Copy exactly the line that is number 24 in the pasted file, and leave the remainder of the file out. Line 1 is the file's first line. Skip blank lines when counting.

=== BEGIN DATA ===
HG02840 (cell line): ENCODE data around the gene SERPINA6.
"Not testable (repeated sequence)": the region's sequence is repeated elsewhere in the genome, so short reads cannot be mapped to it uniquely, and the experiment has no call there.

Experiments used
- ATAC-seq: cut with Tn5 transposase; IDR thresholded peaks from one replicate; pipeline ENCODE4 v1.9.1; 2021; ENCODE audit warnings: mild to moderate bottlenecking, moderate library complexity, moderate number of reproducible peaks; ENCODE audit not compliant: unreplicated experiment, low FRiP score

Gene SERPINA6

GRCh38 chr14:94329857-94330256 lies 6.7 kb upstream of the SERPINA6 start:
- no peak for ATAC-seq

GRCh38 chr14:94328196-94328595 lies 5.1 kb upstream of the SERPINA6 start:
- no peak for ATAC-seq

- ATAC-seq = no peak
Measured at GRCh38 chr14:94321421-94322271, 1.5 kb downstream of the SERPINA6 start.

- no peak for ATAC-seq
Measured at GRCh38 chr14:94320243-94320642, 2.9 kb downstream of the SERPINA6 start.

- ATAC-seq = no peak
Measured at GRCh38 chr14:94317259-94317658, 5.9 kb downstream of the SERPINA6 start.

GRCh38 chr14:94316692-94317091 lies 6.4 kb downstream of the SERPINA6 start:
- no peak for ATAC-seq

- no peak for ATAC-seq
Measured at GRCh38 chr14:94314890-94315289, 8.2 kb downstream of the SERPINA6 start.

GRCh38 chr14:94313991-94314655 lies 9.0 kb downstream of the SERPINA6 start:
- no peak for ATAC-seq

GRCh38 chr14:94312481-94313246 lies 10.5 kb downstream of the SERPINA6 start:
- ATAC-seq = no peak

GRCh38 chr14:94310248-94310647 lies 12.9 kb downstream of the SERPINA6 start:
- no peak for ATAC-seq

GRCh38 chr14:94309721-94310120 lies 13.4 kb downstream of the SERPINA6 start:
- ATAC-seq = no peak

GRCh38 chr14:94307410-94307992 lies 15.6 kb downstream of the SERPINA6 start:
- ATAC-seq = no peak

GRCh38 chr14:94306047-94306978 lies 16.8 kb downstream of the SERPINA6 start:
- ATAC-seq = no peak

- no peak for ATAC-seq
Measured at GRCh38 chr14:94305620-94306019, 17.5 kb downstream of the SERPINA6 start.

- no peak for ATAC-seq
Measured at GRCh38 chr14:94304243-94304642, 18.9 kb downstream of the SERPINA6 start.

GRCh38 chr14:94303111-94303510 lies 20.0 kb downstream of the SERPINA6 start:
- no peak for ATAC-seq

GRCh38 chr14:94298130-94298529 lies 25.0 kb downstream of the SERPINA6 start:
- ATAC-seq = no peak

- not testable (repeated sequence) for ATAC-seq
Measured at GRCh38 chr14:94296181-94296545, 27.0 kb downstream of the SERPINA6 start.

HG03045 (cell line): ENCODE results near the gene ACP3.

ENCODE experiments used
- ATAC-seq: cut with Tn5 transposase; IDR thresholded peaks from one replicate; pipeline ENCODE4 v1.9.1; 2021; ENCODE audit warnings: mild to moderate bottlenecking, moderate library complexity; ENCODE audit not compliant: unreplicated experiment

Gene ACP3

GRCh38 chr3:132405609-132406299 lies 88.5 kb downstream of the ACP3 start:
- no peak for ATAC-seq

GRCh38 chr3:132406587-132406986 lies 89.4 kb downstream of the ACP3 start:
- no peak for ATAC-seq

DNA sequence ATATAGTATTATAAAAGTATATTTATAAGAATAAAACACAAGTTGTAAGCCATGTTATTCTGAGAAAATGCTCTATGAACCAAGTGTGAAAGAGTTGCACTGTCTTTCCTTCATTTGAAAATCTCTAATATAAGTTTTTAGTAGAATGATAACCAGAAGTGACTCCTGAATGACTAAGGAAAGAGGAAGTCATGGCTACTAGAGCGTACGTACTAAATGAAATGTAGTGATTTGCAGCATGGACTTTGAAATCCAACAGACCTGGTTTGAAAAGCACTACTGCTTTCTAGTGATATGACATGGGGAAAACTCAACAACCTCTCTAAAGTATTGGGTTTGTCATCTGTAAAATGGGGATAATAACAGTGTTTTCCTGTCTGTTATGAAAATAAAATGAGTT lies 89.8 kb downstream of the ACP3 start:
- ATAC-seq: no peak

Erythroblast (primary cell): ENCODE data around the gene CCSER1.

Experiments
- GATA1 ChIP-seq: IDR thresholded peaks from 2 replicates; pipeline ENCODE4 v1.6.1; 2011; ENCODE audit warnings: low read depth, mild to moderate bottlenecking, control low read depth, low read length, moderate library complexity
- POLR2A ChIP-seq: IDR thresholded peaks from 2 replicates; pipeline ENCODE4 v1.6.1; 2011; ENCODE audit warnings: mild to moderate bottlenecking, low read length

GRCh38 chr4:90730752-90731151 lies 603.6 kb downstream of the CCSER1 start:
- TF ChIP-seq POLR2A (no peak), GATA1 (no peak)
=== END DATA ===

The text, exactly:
GRCh38 chr14:94310248-94310647 lies 12.9 kb downstream of the SERPINA6 start: